And an astounding amount of what people tell Waghorn or Priestley is simply biographical information which doesn’t really add to the plot in any meaningful way…which I think is why Mayland-as-Willingdon stands out so much: I started immediately looking for how what he was saying, while it appeared to be of no consequence, was opening up possibilities for him to be the criminal. And lo and behold…
Rhode chooses to structure his novel as two seemingly unconnected cases which means he needs two casts of characters to interview. As a result many of those characters receive fleeting introductions, arriving to impart a piece of evidence or confirm a story and then being discarded rather than being built up as credible suspects. Nancy and her cousin, with a little tweaking to their stories, could have been credible killers, as might Fransham’s chauffeur yet he either misses or opts not to take those opportunities and I feel it makes the real killer all the more apparent.
Moving away from the crime and detection, I’d be interested in your thoughts on the naked avarice of Godfrey Branstock’s fiancée Nancy Lanchester and her cousin as displayed at the start of the second half. It’s commonly accepted — even expected — that younger women marry older men for their money, but I don’t remember it being so brazenly put on the page in this sort of book before.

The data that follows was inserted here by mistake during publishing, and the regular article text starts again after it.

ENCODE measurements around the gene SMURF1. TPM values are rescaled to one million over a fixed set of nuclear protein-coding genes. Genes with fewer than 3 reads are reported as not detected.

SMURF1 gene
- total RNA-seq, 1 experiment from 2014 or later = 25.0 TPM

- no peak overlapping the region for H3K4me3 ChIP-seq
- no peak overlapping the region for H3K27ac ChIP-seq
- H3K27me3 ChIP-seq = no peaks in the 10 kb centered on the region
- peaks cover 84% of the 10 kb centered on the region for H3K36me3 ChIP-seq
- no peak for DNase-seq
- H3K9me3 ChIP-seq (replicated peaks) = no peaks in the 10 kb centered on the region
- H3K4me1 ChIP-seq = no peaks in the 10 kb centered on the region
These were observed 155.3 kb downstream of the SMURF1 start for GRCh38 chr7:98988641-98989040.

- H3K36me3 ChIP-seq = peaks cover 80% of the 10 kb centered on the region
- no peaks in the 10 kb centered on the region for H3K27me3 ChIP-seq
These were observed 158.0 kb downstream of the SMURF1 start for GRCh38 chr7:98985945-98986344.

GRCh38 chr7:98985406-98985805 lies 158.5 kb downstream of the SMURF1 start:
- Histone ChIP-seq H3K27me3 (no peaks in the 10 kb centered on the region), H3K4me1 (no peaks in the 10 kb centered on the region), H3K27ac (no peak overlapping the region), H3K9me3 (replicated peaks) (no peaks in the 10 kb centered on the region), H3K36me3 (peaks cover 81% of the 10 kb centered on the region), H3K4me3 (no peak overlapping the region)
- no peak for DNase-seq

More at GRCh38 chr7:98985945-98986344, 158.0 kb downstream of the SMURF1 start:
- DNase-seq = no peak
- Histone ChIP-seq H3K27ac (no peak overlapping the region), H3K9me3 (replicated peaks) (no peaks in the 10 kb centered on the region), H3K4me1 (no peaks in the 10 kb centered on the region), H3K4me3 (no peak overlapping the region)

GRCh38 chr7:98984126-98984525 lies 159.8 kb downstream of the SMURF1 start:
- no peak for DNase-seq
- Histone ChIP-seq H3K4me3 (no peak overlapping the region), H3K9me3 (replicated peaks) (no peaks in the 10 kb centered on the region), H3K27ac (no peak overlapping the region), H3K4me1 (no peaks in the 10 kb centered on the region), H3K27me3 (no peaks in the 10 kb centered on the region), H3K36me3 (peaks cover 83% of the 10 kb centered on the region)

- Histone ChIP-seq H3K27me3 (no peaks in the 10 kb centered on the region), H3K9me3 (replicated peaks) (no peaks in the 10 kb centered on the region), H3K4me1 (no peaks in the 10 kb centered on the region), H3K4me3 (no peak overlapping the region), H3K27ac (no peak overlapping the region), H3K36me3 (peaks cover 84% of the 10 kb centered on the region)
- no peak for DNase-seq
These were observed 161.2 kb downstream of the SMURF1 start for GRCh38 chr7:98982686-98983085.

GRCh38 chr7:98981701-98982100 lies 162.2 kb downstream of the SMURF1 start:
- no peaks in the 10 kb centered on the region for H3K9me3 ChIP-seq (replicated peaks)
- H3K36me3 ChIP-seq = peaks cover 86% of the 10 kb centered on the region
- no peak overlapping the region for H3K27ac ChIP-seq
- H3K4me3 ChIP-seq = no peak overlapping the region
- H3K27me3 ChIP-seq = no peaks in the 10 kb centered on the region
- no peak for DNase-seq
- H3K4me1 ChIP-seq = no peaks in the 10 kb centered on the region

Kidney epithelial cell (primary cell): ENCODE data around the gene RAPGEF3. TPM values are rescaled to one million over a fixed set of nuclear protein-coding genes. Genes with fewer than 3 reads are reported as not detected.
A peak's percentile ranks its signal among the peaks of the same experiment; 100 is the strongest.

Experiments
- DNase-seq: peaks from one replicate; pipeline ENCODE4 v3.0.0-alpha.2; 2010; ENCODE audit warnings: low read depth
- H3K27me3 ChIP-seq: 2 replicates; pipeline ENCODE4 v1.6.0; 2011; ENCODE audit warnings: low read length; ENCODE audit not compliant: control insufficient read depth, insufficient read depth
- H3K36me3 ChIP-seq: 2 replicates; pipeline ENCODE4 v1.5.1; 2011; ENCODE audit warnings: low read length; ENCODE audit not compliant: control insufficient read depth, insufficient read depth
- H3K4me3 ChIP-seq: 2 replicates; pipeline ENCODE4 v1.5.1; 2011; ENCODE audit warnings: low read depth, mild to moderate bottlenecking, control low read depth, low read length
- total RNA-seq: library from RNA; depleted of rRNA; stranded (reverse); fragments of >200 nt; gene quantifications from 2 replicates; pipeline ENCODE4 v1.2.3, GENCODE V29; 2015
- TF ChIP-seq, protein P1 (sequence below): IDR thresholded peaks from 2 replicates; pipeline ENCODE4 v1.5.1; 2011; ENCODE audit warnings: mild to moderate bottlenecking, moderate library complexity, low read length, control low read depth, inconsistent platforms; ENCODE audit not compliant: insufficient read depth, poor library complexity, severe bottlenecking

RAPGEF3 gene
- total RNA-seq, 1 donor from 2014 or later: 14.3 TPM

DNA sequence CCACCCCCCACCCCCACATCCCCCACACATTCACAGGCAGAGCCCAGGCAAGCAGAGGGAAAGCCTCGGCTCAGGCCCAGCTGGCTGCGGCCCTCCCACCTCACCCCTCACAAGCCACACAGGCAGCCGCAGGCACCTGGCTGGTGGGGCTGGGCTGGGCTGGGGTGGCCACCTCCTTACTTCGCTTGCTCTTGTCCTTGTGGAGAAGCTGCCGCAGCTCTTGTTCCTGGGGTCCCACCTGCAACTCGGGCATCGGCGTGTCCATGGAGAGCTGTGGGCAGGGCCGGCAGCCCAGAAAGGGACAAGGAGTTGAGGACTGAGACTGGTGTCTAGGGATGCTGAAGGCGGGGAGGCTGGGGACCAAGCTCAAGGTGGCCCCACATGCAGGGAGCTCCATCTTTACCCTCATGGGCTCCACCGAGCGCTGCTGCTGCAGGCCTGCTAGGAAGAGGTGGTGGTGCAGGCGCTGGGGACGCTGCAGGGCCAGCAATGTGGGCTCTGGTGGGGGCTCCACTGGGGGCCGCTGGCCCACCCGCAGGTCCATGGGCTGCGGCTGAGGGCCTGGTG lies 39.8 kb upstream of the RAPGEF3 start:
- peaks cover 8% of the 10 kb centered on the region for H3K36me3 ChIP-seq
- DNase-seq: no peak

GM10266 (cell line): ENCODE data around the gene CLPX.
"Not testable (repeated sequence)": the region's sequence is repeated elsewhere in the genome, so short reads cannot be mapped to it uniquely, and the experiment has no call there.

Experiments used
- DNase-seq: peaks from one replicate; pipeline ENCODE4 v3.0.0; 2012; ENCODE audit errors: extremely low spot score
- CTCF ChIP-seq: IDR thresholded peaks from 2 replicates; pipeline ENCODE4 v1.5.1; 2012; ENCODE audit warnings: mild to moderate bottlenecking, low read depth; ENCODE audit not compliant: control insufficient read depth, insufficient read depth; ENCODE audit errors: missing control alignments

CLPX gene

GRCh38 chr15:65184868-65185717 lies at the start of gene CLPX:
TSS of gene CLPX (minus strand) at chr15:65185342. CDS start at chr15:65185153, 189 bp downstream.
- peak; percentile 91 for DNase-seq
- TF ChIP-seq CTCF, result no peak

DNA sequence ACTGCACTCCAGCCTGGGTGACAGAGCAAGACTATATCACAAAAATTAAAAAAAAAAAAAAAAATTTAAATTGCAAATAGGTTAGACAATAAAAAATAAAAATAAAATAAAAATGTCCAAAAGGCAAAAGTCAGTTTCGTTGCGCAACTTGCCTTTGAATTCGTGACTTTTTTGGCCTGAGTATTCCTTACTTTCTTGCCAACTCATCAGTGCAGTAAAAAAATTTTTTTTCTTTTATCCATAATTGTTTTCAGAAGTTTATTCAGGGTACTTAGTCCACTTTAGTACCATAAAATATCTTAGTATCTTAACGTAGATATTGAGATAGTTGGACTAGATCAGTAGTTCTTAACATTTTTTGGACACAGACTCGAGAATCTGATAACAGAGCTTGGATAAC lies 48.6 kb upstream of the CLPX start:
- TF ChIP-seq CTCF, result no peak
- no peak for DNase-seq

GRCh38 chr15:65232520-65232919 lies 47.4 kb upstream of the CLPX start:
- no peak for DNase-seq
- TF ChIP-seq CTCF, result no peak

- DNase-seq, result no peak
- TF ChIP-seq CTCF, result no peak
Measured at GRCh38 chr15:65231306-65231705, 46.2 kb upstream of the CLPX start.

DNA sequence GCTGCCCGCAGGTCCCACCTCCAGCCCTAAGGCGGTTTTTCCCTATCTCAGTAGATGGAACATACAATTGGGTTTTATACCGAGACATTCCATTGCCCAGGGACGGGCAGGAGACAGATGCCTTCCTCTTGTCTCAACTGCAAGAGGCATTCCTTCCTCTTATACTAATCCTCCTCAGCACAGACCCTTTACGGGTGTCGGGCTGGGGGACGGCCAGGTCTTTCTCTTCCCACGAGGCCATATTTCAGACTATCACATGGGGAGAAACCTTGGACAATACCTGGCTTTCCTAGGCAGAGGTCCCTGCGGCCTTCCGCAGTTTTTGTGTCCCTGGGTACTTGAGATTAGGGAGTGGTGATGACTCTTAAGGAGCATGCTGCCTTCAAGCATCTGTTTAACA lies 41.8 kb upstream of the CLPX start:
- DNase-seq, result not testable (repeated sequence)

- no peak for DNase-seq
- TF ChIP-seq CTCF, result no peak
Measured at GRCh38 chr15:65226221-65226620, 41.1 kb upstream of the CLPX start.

I certainly have read other books from this era that have presented similarly cynical views of marriages with a substantial age difference (the first Poirot novel for instance, though there it is an older woman with a younger man). I think what makes this stand out a little is her cousin’s attempts to reinforce her position by trying to take possession of the property. I rather appreciated that it was directly laid out for us on the page rather than just alluded to.
I don’t remember ever seeing it so baldly and frankly stated, and like you I appreciated it being something that is actively confronted rather than being left for us to imply or hear about second- or third-hand. If we’re going to demonise someone for being a pecuniary bastard, it’s nice to know that they actually are a pecuniary bastard (mind you, see my earlier comments re: doubting something we’re explicitly told…)
You could well be right — this is usually the stuff of innuendo. I imagine that we have to see it to think that there is a chance that Anthony Mayland is a real victim of this situation — Hanslet even takes sides in Mayland’s dispute with her at one point, agreeing that he should retain possession of the property until he is able to get professional advice.